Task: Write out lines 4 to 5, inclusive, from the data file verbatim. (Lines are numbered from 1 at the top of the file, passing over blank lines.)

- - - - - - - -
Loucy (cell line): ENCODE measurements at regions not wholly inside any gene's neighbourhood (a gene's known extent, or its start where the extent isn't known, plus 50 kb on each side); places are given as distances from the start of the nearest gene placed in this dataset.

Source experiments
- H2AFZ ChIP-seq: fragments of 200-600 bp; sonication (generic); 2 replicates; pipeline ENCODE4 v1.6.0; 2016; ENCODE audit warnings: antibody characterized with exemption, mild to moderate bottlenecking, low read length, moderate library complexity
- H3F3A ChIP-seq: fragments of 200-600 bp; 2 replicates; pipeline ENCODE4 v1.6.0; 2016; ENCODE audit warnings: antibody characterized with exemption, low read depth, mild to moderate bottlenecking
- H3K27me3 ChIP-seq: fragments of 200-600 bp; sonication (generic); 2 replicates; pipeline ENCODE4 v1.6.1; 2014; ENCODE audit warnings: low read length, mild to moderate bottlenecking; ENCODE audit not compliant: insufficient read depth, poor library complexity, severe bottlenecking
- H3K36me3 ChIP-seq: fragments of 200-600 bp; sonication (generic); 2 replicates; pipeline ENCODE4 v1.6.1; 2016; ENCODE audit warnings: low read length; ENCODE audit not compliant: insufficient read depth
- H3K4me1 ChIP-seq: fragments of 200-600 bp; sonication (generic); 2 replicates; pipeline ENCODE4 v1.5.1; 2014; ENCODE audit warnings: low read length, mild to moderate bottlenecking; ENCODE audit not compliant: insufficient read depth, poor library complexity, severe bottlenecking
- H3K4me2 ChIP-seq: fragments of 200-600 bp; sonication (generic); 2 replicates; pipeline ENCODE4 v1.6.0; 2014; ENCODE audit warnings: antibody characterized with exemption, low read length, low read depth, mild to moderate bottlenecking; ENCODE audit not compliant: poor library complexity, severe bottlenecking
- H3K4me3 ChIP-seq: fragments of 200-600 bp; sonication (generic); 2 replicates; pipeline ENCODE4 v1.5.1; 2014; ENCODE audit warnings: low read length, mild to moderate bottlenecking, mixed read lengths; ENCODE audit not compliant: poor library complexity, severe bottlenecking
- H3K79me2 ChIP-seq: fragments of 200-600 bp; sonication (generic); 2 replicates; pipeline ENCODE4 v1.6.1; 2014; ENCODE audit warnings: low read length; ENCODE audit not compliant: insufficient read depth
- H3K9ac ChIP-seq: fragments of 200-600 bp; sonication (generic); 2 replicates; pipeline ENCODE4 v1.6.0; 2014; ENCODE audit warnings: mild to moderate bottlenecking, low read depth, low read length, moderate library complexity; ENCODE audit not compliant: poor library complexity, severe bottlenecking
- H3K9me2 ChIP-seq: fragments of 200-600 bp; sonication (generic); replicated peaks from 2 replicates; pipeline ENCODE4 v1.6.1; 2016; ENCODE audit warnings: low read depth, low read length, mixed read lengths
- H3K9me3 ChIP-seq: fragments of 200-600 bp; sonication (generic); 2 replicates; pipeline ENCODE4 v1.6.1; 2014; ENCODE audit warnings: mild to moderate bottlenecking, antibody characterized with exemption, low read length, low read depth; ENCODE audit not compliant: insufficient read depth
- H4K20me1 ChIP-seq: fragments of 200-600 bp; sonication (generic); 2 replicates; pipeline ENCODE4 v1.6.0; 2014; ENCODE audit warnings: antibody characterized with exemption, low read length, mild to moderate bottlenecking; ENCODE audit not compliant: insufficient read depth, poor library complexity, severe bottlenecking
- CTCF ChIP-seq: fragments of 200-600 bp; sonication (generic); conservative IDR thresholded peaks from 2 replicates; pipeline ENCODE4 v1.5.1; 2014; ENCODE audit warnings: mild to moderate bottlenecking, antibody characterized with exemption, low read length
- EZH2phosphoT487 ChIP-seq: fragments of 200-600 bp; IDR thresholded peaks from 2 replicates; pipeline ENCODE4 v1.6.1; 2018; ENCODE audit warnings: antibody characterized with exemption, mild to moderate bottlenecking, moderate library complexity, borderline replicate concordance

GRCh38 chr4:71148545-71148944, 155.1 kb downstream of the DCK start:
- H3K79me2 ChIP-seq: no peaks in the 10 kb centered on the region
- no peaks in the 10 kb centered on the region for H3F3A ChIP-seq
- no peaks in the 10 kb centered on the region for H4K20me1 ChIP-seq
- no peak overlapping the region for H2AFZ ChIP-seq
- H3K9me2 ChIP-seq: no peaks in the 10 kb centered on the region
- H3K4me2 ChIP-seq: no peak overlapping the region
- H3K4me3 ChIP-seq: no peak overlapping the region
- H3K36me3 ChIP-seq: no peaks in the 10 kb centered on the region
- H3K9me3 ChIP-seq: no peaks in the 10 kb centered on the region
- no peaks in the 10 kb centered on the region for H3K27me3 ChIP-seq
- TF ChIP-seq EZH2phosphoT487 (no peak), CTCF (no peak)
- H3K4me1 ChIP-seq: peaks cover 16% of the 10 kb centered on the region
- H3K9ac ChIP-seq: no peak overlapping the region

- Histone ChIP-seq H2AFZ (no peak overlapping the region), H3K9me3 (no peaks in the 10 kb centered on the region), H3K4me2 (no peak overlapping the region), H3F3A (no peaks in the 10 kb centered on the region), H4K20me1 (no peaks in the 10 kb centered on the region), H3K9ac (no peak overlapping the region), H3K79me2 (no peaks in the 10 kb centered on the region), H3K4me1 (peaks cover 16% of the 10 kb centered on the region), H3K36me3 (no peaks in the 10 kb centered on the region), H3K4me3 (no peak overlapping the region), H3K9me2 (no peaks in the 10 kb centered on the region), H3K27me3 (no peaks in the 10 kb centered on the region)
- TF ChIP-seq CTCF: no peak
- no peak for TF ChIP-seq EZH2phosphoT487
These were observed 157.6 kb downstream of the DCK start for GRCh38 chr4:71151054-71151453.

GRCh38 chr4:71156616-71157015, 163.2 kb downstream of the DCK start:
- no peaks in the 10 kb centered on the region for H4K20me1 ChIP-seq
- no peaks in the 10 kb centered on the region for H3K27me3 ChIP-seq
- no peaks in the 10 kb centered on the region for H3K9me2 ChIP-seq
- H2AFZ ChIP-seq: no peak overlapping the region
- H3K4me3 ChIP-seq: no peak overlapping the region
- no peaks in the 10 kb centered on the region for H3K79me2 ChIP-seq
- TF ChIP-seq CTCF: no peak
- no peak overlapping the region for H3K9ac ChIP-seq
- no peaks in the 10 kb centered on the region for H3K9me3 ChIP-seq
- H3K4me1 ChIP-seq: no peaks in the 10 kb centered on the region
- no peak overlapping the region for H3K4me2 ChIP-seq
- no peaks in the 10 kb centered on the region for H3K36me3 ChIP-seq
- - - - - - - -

- H3F3A ChIP-seq: fragments of 200-600 bp; 2 replicates; pipeline ENCODE4 v1.6.0; 2016; ENCODE audit warnings: antibody characterized with exemption, low read depth, mild to moderate bottlenecking
- H3K27me3 ChIP-seq: fragments of 200-600 bp; sonication (generic); 2 replicates; pipeline ENCODE4 v1.6.1; 2014; ENCODE audit warnings: low read length, mild to moderate bottlenecking; ENCODE audit not compliant: insufficient read depth, poor library complexity, severe bottlenecking